Key concepts

This topic introduces the key concepts and terminology in AMPLIFY API Management in detail.

API provider

The API provider is the enterprise deploying Axway AMPLIFY API Management to expose APIs to API consumers, like a credit card company providing payment services to various customers.

The API provider includes the following user roles:

  • API administrator: An API administrator has the overall responsibility for managing the consumption of APIs by API consumers. API administrator registers, tests, and publishes APIs to API Catalog, manages API consumers and policies controlling their API use, and monitors overall API usage.
  • API developer: An API developer develops the back-end services and applications that expose APIs. The API developer provides the details of the APIs to the API administrator who registers and publishes them in API Catalog. If delegated API registration (optional) is configured, the API developer can directly register, test, and publish the APIs.
  • Policy developer: A policy developer uses Policy Studio to develop custom policies that can be applied to APIs. The policy developer can double as an API developer and use Policy Studio to develop new APIs from back-end services and applications that do not expose APIs.
  • API Gateway administrator: An API Gateway administrator is a system administrator responsible for monitoring the API Gateway and traffic flowing through it. API Gateway administrator manages settings and configuration deployments, and troubleshoots any issues in the API Gateway. For more details, see the API Gateway Administrator Guide.

API consumers

API consumers use the APIs that the API provider provides. API consumers can be organizations, end users, client application developers, or client applications. For example, the API consumers for a credit card company could be specific hotel and retail organizations that enable their customers to make payments by credit card.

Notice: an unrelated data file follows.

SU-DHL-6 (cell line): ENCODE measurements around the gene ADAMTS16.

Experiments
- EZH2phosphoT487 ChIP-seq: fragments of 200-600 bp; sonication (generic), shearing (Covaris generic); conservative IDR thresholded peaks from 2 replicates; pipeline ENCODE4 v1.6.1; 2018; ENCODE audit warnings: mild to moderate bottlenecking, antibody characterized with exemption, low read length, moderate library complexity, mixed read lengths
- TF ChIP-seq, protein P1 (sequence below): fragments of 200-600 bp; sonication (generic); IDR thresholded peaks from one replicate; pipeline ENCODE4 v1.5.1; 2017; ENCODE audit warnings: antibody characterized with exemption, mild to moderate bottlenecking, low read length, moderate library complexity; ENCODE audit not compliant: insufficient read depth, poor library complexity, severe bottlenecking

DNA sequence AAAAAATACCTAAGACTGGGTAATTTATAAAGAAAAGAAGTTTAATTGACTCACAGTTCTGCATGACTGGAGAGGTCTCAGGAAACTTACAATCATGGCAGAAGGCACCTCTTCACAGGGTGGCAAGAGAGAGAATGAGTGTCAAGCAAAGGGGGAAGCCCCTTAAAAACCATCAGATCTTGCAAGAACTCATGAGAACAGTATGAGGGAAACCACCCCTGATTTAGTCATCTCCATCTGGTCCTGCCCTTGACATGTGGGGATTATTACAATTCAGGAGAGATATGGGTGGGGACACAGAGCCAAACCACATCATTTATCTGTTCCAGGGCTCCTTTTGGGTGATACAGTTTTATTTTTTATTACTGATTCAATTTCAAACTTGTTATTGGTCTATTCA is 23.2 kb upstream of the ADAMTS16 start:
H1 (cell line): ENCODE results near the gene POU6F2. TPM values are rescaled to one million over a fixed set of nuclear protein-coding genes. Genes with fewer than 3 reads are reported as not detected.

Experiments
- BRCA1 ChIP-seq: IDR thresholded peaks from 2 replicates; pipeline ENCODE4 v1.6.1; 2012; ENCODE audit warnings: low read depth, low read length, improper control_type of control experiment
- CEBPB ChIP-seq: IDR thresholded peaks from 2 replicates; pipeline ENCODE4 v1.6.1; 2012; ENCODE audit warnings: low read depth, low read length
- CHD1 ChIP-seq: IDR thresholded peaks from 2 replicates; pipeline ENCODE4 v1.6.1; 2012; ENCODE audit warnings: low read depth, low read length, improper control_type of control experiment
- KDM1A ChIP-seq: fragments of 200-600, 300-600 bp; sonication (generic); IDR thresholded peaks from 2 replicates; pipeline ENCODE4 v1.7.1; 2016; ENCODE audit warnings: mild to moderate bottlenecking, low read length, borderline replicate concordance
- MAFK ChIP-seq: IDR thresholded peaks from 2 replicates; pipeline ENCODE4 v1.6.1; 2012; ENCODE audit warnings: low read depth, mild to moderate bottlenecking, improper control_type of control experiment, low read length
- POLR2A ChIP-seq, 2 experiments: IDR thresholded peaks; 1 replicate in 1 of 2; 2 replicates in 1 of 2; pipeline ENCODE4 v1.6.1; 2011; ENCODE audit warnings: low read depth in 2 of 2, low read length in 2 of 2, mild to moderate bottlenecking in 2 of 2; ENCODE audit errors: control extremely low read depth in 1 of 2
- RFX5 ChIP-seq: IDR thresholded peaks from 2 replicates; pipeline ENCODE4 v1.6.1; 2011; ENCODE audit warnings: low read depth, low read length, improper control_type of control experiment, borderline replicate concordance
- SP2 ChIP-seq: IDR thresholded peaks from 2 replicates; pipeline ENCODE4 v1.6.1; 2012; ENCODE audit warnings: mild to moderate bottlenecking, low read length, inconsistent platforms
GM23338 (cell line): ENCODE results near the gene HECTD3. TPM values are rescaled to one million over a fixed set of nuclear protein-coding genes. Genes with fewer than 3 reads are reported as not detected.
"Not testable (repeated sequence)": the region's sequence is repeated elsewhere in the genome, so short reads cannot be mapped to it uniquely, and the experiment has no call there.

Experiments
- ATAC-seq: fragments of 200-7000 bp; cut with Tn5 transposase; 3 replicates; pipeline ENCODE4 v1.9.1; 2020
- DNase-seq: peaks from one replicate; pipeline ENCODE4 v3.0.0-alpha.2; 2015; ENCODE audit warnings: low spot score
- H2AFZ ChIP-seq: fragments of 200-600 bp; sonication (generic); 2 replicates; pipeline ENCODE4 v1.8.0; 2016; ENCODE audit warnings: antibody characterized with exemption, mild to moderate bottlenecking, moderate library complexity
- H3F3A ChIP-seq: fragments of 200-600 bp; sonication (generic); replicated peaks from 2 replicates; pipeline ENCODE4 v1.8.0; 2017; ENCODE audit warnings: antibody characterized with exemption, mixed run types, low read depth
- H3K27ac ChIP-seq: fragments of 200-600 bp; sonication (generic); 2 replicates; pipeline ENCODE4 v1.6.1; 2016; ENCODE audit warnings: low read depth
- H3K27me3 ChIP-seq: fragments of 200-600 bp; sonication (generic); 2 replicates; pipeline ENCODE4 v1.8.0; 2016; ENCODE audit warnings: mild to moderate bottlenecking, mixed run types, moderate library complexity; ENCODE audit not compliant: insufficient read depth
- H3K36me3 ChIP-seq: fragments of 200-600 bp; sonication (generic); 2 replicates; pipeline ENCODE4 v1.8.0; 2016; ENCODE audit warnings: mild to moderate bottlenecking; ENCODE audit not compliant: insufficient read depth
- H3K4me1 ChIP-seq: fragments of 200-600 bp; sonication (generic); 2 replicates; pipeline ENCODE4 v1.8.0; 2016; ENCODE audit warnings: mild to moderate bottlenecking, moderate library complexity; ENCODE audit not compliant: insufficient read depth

The following diagram shows the API consumer organizations and user roles:

The API consumers can be grouped as follows:

  • Organization: An organization defines the logical grouping of API consumers. An organization can be either external, such as a business partner, or internal, like a business unit or project team, to the API provider. Organizations are named and have a trusted relationship with the API provider.
  • External and internal organizations can be included in the same deployment. With delegated organization administration, the organizations can manage the application developers and client applications in their own organization by themselves.
  • Organization administrator: An organization administrator performs the administrative tasks that the API provider chooses to delegate to the organization. The organization administrator can use API Portal to manage client application developers within the organization, register new developers, and manage the credentials and monitor the API usage of all client applications in the organization.
  • Community organization: A community organization provides an optional, built-in organization of anonymous, untrusted API consumers not explicitly tied to any trusted organization. The community organization provides a mechanism to recruit external client application developers to browse APIs and to build client applications with minimal oversight and approval.
  • API consumers in the community organization can be associated with a named organization and become trusted. It is not recommended that production-level client applications run in the community organization. Instead, these API consumers must move to a trusted organization before the client application is deployed in production. Delegated organization administration is not supported for the community organization, and there is no organization administrator.
  • Client application developer: A client application developer develops and tests client applications (mobile and web) that use the APIs the API provider provides. The client application developer is a member of an organization and uses API Portal to browse API documentation, try APIs, manage client application credentials, and monitor API usage.
  • Client application: A client application consumes and invokes the APIs. The client application can be a mobile application, a web application, or a system-level application. The client application is associated with an organization.

API management

API management enables the API provider to publish REST APIs and SOAP web services to consumers, and to manage how these consumers use the APIs.

The following diagram shows the high-level API management architecture:

Diagram illustarting the API management architecture